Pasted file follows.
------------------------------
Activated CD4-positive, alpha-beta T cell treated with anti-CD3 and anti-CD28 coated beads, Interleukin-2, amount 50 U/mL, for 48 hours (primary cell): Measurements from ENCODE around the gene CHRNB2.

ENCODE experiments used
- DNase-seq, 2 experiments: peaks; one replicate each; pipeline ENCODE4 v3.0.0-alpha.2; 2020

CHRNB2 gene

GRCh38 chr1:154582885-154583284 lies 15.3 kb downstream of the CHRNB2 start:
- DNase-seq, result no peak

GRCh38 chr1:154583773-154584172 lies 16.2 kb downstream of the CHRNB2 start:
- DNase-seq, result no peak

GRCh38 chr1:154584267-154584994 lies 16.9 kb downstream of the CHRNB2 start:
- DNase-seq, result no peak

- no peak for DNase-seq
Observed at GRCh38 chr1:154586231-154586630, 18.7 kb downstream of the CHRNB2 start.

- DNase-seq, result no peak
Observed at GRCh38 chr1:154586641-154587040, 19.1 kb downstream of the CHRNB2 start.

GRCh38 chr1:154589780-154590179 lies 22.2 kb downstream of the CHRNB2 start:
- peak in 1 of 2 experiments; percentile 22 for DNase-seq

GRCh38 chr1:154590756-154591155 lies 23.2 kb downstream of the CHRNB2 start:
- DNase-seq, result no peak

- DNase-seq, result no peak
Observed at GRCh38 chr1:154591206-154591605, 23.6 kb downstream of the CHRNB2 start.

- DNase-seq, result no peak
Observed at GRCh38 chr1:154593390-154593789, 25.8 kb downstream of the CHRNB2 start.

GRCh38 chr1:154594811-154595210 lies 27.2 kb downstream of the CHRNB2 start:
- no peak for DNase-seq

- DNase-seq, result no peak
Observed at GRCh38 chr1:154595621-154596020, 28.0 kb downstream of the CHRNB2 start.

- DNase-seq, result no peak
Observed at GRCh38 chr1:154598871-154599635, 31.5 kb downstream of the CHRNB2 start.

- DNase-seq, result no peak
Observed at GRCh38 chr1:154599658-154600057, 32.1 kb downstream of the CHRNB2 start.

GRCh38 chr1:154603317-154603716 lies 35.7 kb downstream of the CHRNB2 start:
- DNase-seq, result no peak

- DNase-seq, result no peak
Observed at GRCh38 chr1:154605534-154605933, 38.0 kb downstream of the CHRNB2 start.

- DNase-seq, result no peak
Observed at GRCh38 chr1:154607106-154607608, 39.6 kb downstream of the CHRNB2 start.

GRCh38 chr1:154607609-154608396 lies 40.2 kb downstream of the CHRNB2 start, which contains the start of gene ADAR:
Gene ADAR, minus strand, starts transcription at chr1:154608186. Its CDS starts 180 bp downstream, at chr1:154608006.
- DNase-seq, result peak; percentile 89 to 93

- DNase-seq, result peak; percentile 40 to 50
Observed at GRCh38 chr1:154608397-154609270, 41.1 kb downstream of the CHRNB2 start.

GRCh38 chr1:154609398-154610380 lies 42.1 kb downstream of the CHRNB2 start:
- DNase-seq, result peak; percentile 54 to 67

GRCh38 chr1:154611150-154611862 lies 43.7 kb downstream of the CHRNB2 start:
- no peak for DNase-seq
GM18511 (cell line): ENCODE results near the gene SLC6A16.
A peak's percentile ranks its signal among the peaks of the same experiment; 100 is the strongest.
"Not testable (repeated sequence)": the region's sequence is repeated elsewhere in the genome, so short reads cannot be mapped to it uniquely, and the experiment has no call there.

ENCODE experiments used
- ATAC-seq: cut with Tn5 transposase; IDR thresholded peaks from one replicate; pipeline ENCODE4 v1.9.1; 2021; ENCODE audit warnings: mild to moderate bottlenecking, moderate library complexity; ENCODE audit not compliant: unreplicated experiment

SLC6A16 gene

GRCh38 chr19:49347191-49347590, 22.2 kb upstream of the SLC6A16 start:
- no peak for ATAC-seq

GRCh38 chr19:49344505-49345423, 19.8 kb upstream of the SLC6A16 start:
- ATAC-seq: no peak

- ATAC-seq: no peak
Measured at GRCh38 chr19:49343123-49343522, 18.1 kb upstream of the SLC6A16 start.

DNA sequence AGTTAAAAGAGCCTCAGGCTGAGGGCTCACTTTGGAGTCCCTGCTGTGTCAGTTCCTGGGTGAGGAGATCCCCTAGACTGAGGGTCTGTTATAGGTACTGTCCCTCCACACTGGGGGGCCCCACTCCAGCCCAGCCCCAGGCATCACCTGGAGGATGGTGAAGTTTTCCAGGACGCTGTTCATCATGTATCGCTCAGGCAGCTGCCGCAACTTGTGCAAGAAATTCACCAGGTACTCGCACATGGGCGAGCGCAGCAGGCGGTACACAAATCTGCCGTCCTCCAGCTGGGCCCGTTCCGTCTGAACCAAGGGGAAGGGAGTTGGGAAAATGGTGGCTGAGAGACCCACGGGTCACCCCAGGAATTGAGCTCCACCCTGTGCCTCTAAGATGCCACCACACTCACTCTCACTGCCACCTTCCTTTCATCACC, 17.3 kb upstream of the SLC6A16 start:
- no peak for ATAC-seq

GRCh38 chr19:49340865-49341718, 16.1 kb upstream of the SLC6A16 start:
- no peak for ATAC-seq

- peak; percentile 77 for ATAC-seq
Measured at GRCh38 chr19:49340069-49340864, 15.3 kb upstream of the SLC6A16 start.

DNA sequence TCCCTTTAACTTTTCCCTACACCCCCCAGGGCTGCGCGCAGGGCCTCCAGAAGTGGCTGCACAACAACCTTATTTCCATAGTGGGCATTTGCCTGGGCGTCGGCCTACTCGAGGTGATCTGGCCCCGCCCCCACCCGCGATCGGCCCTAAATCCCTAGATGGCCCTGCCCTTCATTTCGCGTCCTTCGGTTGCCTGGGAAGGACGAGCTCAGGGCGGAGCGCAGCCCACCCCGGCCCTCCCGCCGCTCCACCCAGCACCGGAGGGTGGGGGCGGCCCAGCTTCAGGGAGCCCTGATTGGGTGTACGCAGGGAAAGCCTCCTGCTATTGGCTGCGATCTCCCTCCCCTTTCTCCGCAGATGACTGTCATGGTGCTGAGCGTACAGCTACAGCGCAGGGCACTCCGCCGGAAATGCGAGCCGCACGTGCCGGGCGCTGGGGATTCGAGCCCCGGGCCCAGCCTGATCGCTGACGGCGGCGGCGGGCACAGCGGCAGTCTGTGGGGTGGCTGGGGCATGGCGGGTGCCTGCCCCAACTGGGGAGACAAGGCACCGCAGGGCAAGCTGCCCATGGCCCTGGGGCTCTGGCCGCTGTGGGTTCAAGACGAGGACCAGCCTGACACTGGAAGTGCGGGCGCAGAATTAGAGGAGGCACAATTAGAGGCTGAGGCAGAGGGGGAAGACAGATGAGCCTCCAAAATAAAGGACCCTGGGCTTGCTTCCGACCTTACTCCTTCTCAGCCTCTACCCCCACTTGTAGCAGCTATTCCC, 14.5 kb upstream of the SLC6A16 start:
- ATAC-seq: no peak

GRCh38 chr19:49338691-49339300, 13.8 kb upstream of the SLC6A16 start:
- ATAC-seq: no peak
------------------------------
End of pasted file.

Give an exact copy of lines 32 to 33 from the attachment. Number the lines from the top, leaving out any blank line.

- DNase-seq, result no peak

- DNase-seq, result no peak